Channel 4 commissions Britain's Secret Chinese Army (W/T) documentary

For the first time on television Channel 4 will reveal the untold story of the army of 140,000 workers who travelled from China to Europe in 1917 to form the backbone of the Allied war effort, ultimately helping them win the First World War.

Britain’s Secret Chinese Army (W/T), a brand new 1x60 documentary, will examine a treasure trove of recently discovered unpublished letters, diaries and documents which reveal how and why these unsung heroes were recruited by Britain and France. Known as the Chinese Labour Corps they risked their lives building vital roads and trench systems, repairing railways, maintaining tanks and even dismantling unexploded bombs.

Now their British descendants will go on an emotional journey to discover how their forefathers not only helped win the war - but also stayed on long afterwards to bury the dead and turn ruined land back into to working fields, and in doing so getting Europe back on its feet again.

But the remarkable contribution of these Chinese pioneers was quite literally painted out of history. Longer than a football pitch and over 13 metres high, ‘Panthéon de la Guerre’ was the biggest painting ever commissioned and represented all the Allies who helped win the war, with one glaring omission: the Chinese Labour Corps. Through forensic analysis of what remains of the painting today the film examines how and why these unsung Chinese heroes were erased from history.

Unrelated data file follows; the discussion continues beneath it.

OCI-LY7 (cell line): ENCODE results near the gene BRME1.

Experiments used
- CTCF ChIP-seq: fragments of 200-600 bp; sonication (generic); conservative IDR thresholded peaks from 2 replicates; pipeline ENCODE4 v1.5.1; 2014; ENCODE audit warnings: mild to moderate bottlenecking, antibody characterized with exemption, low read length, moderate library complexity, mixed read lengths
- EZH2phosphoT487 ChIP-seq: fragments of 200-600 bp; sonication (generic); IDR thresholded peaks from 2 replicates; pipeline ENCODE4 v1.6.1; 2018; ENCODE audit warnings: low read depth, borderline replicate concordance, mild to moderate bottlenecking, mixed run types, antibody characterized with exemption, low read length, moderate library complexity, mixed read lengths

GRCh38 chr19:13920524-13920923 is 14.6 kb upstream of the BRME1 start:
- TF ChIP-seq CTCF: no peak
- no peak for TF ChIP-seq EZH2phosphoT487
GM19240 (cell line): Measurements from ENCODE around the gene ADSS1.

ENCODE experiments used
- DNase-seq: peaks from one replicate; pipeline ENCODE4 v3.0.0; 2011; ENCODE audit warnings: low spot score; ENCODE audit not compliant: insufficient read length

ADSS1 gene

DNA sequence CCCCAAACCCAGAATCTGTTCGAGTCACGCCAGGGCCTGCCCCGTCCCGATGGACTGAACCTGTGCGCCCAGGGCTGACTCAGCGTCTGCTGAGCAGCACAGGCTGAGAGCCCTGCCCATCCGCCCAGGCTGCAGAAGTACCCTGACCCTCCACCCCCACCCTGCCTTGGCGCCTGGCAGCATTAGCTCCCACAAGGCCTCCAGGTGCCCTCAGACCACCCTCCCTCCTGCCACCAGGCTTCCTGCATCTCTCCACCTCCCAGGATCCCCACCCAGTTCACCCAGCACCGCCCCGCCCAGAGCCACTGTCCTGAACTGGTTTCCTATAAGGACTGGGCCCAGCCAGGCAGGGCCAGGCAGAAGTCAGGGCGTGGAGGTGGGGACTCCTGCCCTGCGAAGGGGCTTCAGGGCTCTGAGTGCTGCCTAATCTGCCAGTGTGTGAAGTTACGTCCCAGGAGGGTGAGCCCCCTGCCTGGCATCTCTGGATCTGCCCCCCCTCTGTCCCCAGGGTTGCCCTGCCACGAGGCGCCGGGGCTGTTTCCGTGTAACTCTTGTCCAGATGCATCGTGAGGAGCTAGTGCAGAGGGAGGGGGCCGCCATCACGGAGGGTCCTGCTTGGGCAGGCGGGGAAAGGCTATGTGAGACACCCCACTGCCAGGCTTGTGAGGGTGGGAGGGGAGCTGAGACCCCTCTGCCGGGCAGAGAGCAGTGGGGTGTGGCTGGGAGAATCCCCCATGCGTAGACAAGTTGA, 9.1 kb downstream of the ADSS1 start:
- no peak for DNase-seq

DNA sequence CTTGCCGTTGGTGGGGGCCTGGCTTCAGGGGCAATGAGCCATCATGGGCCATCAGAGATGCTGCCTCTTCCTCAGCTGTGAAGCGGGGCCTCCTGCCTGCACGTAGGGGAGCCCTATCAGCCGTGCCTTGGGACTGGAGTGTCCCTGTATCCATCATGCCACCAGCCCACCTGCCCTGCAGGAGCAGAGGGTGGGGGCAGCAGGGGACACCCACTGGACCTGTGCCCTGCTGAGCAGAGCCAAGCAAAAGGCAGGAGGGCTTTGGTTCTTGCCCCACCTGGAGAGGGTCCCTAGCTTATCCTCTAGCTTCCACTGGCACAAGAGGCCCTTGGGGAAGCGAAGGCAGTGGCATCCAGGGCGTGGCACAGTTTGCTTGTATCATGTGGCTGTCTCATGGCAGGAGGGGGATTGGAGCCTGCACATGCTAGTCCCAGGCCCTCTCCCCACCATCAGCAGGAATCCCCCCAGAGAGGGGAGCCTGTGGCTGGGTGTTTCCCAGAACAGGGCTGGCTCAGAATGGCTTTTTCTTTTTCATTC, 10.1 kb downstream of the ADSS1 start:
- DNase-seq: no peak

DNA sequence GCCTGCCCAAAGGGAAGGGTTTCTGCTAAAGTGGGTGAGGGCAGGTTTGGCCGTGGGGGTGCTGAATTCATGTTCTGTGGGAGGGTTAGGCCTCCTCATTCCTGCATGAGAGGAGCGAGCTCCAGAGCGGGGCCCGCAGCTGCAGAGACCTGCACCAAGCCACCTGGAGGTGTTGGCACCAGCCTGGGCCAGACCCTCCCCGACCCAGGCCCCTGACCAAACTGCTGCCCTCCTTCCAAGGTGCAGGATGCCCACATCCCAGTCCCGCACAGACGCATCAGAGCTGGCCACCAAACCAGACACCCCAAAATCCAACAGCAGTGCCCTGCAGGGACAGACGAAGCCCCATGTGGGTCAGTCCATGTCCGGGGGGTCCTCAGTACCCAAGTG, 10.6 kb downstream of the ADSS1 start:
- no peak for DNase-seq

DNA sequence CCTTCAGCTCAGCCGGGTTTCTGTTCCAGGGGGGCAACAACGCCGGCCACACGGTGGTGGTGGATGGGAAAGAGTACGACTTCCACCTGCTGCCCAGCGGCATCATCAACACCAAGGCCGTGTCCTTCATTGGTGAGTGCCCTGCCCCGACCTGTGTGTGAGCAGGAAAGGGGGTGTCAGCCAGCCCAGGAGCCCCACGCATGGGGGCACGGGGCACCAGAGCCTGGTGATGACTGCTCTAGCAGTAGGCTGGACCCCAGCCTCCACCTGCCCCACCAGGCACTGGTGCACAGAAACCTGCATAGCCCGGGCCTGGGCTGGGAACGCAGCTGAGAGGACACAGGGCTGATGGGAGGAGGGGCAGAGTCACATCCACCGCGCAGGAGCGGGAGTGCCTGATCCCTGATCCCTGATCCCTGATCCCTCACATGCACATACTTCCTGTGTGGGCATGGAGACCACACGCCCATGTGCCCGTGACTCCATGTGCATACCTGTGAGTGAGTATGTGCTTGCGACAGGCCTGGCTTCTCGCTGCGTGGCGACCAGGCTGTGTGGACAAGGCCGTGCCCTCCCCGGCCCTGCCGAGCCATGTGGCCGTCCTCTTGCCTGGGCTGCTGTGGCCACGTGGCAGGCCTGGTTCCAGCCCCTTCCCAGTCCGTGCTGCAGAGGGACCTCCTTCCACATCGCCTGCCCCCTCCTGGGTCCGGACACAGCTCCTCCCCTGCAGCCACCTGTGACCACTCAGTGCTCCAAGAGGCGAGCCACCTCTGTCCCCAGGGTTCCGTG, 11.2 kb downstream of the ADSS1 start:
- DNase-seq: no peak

There are over 60,000 memorials in the UK commemorating the First World War – including memorials to animals and Germans - but there are none for the Chinese Labour Corps. To honour their contribution to the allied victory the film follows the campaign, championed by many including the late Sir David Tang, Joanna Lumley, and the Ensuring We Remember campaign, to get the first ever public memorial erected to commemorate the Chinese Labour Corps in Britain, one hundred years after they first arrived in Europe to serve in the First World War.

Jazz Gowans, CEO, Transparent Television says: “They worked 10-18 hour days, seven days a week, with only three days holiday a year, and yet their contribution was repeatedly erased from history. This story needs to be told and their contribution recognised.”

The film has been commissioned by Rob Coldstream from Transparent Television and Argonon International are the international distributors for the programme. The director is Simon Chu. The executive producer is Jazz Gowans.


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